Well, I don’t know if the bees are happy, but I certainly am. Whenever I see winter bees dart outside on a cold afternoon and drop a semi-solid parcel, I sigh with relief. I want to say, “See! You can do this! You can make it till spring, one day at a time.”
I’ve never liked the term “cleansing” flight because it reminds me of certain forms of human hocus-pocus. However, a quick flip through a dozen bee books reveals the term is generally accepted. A cleansing flight involves finding a day of relative warmth and brazenly leaving the hive for a quick bathroom break.
Such a trip is fraught with peril. Since bees cannot fly any distance when temperatures get down around 50°F (10°C), any bee traveling too far may get stiff from the cold and be unable to return home. Of course, not defecating is dangerous too. If bee feces builds up inside a hive, disease and unhealthy living conditions can threaten the colony. Although bees can wait long periods between cleansing flights, it seems probable that the shorter the wait, the better.
A mid-winter flight can be multi-purpose
In my hunt for definitions, I noticed that some people use the term “cleaning” flights for a mission that includes ridding the hive of debris. They claim that the removal of dead bees, parasites, wax bits, mouse feces, or defective larvae may be part of the mid-winter cleaning procedure.
Indeed, I have seen bees discard dead nestmates in winter, but from my own observations it seems that defecation is the major issue. Still, if a day is warm enough, a little light housekeeping may also be in order. Like everything else in beekeeping, what the bees dump on a given day will be highly influenced by local conditions.
Snow on the ground makes the entire cleansing process more visible. Sometimes a beekeeper seeing snow dotted with feces and dead bees becomes alarmed that a sudden crisis has befallen the bees. But cleansing, clearing, and cleaning are everyday processes that signal the colony is functioning normally. The snow merely illuminates their activities.
But why so many dead ones?
Beekeepers often claim that all the dead bees near a winter hive perished from prolonged exposure to the cold. Some say the dead are old bees that would have died soon anyway. Others say they were sick bees that sacrificed themselves for the good of the colony.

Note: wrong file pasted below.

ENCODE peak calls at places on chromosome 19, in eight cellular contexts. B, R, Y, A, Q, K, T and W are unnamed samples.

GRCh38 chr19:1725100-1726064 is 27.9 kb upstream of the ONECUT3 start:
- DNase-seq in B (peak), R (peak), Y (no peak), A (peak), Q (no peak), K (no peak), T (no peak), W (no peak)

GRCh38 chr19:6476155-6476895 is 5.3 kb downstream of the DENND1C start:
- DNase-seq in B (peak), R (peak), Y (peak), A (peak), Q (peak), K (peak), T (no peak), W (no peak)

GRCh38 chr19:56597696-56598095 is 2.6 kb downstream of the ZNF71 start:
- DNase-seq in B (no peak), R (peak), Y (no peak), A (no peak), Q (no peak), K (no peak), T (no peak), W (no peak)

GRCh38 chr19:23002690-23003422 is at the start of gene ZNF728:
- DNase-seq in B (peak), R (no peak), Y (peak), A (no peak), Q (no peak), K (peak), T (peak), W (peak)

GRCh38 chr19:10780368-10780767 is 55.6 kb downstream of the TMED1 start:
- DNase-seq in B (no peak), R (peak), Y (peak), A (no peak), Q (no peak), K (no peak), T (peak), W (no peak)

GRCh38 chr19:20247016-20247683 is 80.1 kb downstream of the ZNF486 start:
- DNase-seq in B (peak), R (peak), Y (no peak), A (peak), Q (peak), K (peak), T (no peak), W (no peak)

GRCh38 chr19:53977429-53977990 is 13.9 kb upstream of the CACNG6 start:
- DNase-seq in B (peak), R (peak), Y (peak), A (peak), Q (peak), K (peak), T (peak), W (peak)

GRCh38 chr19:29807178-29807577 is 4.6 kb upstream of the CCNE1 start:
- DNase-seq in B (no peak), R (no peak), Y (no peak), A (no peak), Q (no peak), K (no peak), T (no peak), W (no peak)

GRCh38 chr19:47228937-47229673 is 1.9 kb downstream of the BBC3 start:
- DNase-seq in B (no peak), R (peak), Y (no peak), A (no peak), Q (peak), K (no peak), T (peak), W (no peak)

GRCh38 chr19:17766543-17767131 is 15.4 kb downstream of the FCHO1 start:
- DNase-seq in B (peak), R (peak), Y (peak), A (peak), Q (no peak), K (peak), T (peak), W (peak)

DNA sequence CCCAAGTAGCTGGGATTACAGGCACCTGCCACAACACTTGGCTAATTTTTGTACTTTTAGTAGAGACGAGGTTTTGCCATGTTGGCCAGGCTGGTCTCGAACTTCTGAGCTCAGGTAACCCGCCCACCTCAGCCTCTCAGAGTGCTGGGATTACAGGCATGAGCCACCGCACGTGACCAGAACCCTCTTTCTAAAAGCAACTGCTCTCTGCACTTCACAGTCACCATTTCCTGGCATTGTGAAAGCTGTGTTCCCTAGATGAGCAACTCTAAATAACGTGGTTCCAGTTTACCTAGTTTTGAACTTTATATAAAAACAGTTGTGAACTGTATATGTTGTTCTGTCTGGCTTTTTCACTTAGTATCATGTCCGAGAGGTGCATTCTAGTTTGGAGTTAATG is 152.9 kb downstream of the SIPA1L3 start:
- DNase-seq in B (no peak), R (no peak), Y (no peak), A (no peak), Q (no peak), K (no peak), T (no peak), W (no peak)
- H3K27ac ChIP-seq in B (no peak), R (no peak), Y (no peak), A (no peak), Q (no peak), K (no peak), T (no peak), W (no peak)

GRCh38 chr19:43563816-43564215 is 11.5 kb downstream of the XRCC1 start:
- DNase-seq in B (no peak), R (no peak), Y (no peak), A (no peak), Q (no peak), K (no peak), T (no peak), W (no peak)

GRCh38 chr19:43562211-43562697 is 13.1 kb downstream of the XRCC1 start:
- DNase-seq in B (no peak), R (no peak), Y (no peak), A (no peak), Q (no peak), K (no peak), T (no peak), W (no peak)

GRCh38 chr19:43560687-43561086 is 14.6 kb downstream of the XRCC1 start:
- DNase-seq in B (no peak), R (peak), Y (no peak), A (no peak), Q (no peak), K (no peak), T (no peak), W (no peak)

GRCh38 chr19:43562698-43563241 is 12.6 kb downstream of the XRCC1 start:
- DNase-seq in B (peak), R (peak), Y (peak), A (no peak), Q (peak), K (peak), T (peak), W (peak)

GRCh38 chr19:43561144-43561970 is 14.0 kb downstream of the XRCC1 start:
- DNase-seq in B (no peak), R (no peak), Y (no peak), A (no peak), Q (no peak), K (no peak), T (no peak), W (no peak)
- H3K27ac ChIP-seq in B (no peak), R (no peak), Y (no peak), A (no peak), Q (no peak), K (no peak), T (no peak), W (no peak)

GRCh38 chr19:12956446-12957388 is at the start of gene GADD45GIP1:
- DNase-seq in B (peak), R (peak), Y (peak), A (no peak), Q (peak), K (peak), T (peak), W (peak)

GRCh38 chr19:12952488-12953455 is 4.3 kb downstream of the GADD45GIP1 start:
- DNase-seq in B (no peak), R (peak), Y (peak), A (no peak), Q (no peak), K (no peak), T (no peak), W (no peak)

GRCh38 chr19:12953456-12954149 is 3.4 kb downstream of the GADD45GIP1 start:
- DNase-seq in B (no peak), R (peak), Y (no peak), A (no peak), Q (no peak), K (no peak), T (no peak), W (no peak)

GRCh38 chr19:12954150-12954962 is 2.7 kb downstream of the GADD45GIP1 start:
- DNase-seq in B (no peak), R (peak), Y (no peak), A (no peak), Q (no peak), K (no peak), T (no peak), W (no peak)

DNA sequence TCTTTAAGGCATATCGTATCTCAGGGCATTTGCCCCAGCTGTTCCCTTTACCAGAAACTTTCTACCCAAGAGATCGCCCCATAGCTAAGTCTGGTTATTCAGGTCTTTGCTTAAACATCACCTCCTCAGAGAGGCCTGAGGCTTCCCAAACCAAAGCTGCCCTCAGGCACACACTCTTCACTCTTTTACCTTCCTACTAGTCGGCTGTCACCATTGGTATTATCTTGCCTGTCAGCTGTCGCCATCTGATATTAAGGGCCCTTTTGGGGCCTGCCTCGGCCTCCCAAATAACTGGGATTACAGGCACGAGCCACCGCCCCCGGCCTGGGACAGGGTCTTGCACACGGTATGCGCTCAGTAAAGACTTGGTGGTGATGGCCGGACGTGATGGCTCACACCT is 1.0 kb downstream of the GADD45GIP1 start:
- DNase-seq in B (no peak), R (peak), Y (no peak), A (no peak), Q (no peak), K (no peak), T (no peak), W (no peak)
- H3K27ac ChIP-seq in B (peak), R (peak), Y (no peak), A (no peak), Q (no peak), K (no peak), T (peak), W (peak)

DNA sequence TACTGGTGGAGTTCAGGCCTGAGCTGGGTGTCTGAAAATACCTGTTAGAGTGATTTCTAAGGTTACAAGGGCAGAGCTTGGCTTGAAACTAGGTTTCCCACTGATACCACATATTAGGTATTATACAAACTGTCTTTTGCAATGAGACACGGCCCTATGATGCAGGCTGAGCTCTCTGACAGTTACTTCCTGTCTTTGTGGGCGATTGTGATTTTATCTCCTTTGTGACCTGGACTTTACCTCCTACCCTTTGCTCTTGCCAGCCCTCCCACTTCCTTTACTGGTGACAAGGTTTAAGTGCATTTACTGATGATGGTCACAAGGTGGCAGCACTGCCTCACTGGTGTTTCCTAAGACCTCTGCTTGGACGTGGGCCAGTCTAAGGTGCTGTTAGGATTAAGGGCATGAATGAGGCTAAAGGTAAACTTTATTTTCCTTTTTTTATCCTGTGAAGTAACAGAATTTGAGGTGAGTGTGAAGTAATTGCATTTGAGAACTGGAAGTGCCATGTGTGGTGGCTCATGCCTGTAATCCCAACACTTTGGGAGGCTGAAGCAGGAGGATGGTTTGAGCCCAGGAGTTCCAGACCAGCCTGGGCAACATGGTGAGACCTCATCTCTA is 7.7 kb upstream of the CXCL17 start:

While each of these may be true, I think some of those dead bees are simply corpses that got dumped during housecleaning. In any case, the process is normal and serves a purpose. Whenever I see a few dead bees on the landing board or a sprinkling of dead bees on the snow, I am comforted by the idea that life in the hive is progressing according to plan.
Upper entrances may aid cleansing flights
On a side note, an article about winter management in The Hive and the Honey Bee (2015) by Currie, Spivak, and Reuter (p. 631) mentions that an arm of the winter cluster may move toward the entrance during the day and back at night. The authors speculate that this arm may be a corridor for bees that want to leave for a cleansing flight. In my own mind I picture this “arm” moving like an amoeba, flowing toward the entrance by day and retracting to the warmth of the cluster by night.
I find this idea fascinating because I have noticed over many years that my colonies with upper entrances in winter seem to do better than those without. I’ve always thought the reason was related solely to ventilation and moisture control. But now I wonder if easy, contiguous access to an exit that is kept relatively warm by an extension of the cluster, may facilitate timely bathroom breaks.
Compare the routes
Compare two bees. The first bee feels warm all the way to the door, flies out, defecates, and returns immediately to the warm extended arm of the cluster. The second bee travels in the cold air below the cluster, down through the depth of a brood box or two to get to the entrance where winter air is rushing in. She then takes her cleansing flight. But on her return, she is not greeted by warmth until she crawls back up through chilly brood boxes to reunite with the cluster.
The difference between the two routes could influence how many live and how many die. If I were a bee, I would opt for the quicker, warmer route.
Warm air leaves at the top
Beekeepers often challenge me on the use of upper entrances. Some claim that the bees crowd the upper opening in order to keep out cold drafts. But this never made sense to me because cold air does not flow into the upper entrance. Instead, warm air flows out.
Hot air rises. Cold air comes in through the lower entrance and is warmed by the cluster. As it warms it rises to the top of the hive and eventually leaves through the upper entrance or ventilation ports. Bees near that upper entrance are going to feel warm, not cold.
If you have any doubt about this, look at this thermal image I posted last week. In this image you can see the warm cluster in the middle of the hive and the warm air above it. You can also see warm air leaving through the upper entrance in front. Compare that area to the lower entrance at the landing board, which looks as cold as ice. The bees lallygagging behind the upper entrance must feel like they’re in a sauna, especially compared to any using the lower entrance.
It is my belief that the bees at the upper entrance are not there to block cold air but to luxuriate in warm air. And now I’m thinking they might be waiting for a hall pass as well.
Happy New Year to everyone, and thanks for another good year.